Tragedy and Comedy of the Times in Dryden's "Marriage-a-la-Mode"
The English Restoration significantly impacted the work of the artists of the day. As England moved from a monarchy under Charles I, to a commonwealth under the leadership of Oliver Cromwell, and then back again to a monarchy with Charles II on the throne, artists, and in particular playwrights, were given much fodder to explore in their respective fields. The struggle between Catholicism and Protestantism, identifying a clear successor, and discussing royalist loyalties were among the themes that often made their way into the literary work of this period. John Dryden, one of the most prolific and well-known Restoration playwrights, discusses questions of Royalist loyalty, moral uprightness, and unclear succession.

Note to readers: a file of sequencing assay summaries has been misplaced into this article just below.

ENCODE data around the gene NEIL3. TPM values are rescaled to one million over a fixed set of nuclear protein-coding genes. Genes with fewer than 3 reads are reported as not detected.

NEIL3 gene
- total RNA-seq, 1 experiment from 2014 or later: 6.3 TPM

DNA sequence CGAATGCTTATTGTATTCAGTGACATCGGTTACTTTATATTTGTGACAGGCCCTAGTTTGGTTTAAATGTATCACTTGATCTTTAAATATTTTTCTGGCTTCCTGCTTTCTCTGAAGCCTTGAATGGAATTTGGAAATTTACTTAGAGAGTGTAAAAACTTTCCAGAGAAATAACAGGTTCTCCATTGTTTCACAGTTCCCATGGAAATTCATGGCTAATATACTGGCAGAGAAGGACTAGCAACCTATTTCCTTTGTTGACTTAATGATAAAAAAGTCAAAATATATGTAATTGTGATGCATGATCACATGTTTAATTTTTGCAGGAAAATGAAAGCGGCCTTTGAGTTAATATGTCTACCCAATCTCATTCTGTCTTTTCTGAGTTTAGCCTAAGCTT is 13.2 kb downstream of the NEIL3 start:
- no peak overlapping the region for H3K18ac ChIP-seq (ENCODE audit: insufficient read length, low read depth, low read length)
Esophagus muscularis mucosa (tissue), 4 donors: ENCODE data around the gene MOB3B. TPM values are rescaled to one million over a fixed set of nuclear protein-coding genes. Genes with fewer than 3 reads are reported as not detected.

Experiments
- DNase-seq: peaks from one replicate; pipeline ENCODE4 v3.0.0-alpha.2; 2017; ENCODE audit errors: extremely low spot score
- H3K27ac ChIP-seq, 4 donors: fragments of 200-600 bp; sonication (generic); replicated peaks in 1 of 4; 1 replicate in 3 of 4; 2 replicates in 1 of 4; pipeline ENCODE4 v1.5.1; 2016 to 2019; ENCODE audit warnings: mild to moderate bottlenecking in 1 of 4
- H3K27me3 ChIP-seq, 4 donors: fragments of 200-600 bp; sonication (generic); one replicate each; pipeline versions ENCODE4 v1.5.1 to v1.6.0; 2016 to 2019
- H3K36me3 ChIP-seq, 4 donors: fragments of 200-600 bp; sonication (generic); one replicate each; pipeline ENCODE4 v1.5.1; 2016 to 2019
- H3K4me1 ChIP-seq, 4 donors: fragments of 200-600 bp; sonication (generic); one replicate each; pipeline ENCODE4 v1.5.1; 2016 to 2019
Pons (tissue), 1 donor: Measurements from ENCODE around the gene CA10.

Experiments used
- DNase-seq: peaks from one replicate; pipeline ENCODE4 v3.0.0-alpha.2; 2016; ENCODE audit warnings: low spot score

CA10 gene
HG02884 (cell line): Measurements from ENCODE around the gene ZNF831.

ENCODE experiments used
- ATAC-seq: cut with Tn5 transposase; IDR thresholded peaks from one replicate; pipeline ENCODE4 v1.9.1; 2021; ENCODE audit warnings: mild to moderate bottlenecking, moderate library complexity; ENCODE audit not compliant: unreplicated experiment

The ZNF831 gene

Tragicomedy was the form taken by most of these Restoration dramas, from 1660 to nearly the eighteenth century. The form was influenced heavily by the French. Nancy Klein Maguire writes: "Continental influence, especially that of the French, spurred interest in tragicomedy. Charles I's wife, Henrietta Maria, was a French princess with strong dramatic interests. Many of the Restoration playwrights had been with Charles II during his exile and spent many years in France. They acquired French tastes, and among...
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